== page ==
2009 Portland GSA Annual Meeting (18-21 October 2009)

Paper No. 15
Presentation Time: 11:30 AM


WOOCAY, Arturo, Environmental Science and Engineering, The University of Texas at El Paso, 500 W University Ave, 210 Burges Hall, El Paso, TX 79968 and WALTON, John, Environmental Science and Engineering, The University of Texas at El Paso, 500 W University Ave, Civil Engineering Department, El Paso, TX 79968, awoocay@miners.utep.edu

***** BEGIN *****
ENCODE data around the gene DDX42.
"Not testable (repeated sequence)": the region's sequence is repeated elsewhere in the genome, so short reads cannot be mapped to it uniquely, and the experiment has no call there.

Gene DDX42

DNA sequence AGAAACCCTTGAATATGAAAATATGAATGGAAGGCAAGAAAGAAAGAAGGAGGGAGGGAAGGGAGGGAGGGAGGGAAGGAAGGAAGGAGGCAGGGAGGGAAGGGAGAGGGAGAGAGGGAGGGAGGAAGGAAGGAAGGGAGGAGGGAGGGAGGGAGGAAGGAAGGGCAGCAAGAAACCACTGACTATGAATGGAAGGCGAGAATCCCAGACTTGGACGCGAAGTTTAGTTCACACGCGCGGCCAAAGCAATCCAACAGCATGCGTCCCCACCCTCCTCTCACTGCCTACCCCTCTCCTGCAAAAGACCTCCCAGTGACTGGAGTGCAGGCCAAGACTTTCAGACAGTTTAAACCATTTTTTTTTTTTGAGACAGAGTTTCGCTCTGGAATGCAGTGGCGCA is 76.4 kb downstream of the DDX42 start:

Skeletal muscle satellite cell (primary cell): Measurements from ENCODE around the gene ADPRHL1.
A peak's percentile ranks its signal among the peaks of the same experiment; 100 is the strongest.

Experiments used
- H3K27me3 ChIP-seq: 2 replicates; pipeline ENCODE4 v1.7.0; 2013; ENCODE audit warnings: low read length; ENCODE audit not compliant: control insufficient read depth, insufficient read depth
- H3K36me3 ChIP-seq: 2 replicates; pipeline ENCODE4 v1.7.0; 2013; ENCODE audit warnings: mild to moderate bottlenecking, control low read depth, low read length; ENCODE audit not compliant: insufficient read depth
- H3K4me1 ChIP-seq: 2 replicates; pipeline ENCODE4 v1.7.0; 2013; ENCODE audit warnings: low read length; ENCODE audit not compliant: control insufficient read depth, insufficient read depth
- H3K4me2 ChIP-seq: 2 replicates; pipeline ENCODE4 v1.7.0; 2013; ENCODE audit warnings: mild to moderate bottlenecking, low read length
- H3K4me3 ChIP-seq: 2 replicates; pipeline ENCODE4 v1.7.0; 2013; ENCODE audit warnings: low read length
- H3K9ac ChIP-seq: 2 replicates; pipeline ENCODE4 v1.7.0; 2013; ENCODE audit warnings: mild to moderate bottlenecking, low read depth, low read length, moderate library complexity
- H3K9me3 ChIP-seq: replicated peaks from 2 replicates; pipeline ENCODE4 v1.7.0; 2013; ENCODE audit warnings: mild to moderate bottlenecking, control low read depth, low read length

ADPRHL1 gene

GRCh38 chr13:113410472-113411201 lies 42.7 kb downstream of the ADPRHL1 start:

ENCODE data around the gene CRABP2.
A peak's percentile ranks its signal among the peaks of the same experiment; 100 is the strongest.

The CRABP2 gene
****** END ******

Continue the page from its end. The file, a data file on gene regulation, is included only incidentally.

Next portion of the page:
Groundwater isotopic and chemical data from sampling location in the Amargosa Desert region are analyzed to better understand recharge at Fortymile Wash, near Yucca Mountain. Geochemical data suggests that groundwater beneath Fortymile Wash follows the surface of the wash until it appears to merge and mix with groundwater beneath the Amargosa River. Furthermore, corrected and uncorrected carbon-14 values from groundwater beneath Fortymile Wash are younger and fresher (i.e., with lower TDS and chloride values) than those on adjacent highlands, which indicates that the highlands are not the source for the groundwater below the wash. Beginning at the source of Fortymile Wash in the north and following south along the wash, groundwater becomes sequentially older, with ages between 8,000 years BP in the upper canyon region and 14,000 years BP in the lower region near the Amargosa Desert, This range in ages corresponds to the end of the Pleistocene and early Holocene epochs, marking the end of Wisconsin glaciation and the start of the current interglacial period, and suggests that the average reach of runoff events and recharge have diminished over time. Regional hydrogen-2 and oxygen-18 values suggest a humid-climate precipitation, with little surface evaporation before infiltration. Stable isotope values beneath the wash fall parallel to the Global Meteoric Water Line (GMWL), with successive depletion of hydrogen-2 and oxygen-18 values suggesting not an evaporation curve but evidence of a past climate change from a cold to warmer climate, although still colder than the present. The spatial distributions of hydrogen-2 and oxygen-18 are similar to those of carbon-14, and together they indicate changes to the groundwater system as the climate became warmer and dryer during the past 14,000 years. The signature from Fortymile Wash is believed to represent the relic of focused infiltration of surface runoff along the course of the wash during past pluvial periods, when the climate was colder and wetter than the present and the amount of runoff in the wash was significantly greater.